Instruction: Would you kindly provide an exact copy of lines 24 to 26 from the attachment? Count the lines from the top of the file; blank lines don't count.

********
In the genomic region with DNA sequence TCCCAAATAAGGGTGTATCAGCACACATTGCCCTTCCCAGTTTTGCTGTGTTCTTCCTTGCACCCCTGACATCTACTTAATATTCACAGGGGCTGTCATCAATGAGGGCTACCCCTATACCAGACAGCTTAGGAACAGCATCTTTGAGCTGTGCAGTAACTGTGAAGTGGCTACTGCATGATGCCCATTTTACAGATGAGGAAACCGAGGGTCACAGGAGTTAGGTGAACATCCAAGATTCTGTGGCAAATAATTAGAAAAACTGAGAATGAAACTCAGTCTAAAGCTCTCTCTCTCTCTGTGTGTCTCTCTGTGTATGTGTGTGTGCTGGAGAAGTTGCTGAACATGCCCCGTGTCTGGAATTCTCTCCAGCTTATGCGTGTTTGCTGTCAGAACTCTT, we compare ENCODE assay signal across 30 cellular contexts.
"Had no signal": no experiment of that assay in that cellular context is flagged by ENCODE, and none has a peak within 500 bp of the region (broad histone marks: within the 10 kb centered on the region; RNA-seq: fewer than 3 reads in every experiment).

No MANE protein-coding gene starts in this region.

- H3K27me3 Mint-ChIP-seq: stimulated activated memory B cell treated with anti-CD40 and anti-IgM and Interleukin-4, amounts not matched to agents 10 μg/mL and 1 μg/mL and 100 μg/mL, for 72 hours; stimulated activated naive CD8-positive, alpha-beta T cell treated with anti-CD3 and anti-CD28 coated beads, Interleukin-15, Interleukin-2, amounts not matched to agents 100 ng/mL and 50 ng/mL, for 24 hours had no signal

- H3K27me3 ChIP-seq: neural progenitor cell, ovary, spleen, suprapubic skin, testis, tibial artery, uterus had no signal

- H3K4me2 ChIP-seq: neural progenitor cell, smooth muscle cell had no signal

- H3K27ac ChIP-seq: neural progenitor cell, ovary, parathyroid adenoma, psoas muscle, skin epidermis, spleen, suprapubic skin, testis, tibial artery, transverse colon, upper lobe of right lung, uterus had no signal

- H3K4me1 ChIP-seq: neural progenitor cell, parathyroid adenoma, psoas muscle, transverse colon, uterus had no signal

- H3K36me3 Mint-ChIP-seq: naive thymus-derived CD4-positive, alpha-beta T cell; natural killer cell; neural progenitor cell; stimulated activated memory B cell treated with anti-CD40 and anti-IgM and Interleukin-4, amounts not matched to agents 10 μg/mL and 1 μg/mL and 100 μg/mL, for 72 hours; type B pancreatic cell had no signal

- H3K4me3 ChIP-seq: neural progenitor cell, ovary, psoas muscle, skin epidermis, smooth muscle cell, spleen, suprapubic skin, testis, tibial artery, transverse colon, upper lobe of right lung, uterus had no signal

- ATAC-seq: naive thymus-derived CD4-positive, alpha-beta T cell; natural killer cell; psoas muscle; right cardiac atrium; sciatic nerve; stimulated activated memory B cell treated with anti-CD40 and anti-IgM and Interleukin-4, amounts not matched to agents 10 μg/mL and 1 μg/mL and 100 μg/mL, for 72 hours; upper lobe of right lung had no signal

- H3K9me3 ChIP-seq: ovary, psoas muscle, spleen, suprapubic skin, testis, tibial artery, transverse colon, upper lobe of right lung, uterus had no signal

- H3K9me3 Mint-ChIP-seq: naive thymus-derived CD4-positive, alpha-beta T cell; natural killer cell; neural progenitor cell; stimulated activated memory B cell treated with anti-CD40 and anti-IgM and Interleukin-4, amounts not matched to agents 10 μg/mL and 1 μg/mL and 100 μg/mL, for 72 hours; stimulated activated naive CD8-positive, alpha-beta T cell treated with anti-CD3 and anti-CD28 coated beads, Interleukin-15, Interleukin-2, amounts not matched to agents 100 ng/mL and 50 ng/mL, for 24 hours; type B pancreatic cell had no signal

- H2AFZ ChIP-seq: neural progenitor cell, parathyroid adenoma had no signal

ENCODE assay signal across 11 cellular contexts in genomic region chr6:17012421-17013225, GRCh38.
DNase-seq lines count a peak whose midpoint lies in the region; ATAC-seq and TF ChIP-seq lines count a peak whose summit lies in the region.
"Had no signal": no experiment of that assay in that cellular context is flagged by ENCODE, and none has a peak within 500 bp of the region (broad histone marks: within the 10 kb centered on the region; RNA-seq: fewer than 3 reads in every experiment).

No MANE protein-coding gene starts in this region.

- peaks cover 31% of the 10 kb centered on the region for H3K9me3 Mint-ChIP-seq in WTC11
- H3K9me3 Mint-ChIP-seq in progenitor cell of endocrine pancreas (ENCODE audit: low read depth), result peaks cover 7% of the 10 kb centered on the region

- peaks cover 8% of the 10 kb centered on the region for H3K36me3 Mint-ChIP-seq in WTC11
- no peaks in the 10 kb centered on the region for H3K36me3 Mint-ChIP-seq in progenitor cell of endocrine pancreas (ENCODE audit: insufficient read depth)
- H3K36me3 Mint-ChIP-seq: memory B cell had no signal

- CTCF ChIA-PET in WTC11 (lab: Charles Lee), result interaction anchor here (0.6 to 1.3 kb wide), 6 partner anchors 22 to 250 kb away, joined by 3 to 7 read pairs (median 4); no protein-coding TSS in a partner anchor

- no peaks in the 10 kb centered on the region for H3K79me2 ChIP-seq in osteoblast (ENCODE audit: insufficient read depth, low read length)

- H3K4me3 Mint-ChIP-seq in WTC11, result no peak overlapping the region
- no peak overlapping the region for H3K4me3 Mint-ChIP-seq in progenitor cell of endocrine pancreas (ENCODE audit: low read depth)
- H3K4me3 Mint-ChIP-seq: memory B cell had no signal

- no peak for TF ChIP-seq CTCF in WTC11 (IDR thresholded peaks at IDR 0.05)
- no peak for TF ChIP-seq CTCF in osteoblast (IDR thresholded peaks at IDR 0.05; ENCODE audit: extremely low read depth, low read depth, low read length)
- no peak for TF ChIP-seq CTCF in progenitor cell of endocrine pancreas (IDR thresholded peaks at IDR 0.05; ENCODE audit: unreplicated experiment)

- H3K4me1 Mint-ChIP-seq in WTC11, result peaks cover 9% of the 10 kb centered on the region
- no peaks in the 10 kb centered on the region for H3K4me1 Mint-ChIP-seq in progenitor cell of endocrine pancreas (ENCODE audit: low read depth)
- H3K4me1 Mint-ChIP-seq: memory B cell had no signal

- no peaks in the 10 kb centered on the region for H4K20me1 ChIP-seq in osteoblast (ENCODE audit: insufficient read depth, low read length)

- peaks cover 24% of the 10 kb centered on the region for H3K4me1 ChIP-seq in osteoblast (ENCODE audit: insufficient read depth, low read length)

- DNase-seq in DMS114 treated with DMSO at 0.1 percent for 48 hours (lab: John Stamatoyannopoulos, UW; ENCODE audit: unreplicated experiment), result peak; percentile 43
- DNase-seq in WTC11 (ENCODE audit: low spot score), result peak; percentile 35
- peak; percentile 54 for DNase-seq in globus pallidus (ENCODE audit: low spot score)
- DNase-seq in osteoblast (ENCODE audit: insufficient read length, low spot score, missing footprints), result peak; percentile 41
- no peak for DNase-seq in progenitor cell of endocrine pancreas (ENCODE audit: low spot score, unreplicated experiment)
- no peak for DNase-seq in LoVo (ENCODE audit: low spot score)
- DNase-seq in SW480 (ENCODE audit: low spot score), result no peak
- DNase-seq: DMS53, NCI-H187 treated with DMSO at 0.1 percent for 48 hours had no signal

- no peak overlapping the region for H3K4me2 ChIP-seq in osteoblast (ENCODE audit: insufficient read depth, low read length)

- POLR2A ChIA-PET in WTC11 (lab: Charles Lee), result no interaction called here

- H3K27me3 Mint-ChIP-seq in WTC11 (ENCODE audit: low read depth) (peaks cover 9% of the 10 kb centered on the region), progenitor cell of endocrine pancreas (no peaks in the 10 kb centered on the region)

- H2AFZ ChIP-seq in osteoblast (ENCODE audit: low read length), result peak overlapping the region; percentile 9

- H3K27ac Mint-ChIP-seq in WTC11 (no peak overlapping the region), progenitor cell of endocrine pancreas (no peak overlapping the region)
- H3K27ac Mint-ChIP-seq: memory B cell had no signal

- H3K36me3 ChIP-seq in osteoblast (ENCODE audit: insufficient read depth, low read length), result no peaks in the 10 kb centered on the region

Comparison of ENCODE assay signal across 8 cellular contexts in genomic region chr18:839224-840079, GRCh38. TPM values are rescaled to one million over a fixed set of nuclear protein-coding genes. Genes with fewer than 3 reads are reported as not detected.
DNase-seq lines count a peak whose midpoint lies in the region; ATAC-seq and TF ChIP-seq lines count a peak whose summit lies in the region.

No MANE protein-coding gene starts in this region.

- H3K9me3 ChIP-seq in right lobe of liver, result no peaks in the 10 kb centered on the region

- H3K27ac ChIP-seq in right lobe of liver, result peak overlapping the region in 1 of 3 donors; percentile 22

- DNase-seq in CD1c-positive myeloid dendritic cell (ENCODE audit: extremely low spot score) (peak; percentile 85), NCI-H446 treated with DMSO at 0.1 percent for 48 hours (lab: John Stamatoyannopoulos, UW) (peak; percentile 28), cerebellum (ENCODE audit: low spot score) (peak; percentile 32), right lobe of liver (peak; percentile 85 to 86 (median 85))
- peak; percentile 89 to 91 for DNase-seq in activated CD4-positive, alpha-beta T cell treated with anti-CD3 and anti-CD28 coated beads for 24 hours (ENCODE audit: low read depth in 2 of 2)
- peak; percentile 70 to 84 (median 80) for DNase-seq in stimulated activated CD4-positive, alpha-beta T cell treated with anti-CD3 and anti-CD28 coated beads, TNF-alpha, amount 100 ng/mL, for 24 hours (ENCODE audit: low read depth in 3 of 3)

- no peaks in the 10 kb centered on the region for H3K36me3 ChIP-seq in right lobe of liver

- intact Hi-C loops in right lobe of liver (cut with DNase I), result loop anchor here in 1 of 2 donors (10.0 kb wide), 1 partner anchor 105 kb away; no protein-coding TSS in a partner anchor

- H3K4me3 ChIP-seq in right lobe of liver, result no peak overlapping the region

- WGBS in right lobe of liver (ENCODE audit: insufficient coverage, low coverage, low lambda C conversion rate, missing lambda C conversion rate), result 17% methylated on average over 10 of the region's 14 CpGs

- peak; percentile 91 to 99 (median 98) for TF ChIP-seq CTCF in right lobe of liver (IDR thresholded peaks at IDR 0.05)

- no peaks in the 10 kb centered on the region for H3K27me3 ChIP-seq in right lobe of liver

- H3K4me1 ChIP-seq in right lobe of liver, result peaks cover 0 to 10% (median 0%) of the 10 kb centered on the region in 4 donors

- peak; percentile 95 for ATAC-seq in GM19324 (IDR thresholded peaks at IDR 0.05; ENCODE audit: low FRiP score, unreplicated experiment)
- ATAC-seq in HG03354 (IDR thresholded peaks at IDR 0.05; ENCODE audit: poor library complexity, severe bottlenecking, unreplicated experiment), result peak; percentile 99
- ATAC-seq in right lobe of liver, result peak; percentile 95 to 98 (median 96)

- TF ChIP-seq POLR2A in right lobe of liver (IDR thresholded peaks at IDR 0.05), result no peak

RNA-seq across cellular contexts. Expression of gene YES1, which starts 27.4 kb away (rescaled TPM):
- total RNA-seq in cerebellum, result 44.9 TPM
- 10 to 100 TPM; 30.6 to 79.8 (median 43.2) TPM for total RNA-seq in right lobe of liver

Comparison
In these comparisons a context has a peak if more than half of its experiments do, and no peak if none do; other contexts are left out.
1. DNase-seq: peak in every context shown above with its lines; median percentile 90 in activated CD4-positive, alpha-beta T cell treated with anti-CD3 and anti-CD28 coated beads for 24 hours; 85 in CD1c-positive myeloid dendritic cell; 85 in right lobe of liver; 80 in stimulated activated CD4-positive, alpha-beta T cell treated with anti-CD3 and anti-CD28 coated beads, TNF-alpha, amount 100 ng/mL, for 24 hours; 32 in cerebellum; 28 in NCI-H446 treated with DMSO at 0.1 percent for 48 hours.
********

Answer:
- CTCF ChIA-PET in WTC11 (lab: Charles Lee), result interaction anchor here (0.6 to 1.3 kb wide), 6 partner anchors 22 to 250 kb away, joined by 3 to 7 read pairs (median 4); no protein-coding TSS in a partner anchor

- no peaks in the 10 kb centered on the region for H3K79me2 ChIP-seq in osteoblast (ENCODE audit: insufficient read depth, low read length)

- H3K4me3 Mint-ChIP-seq in WTC11, result no peak overlapping the region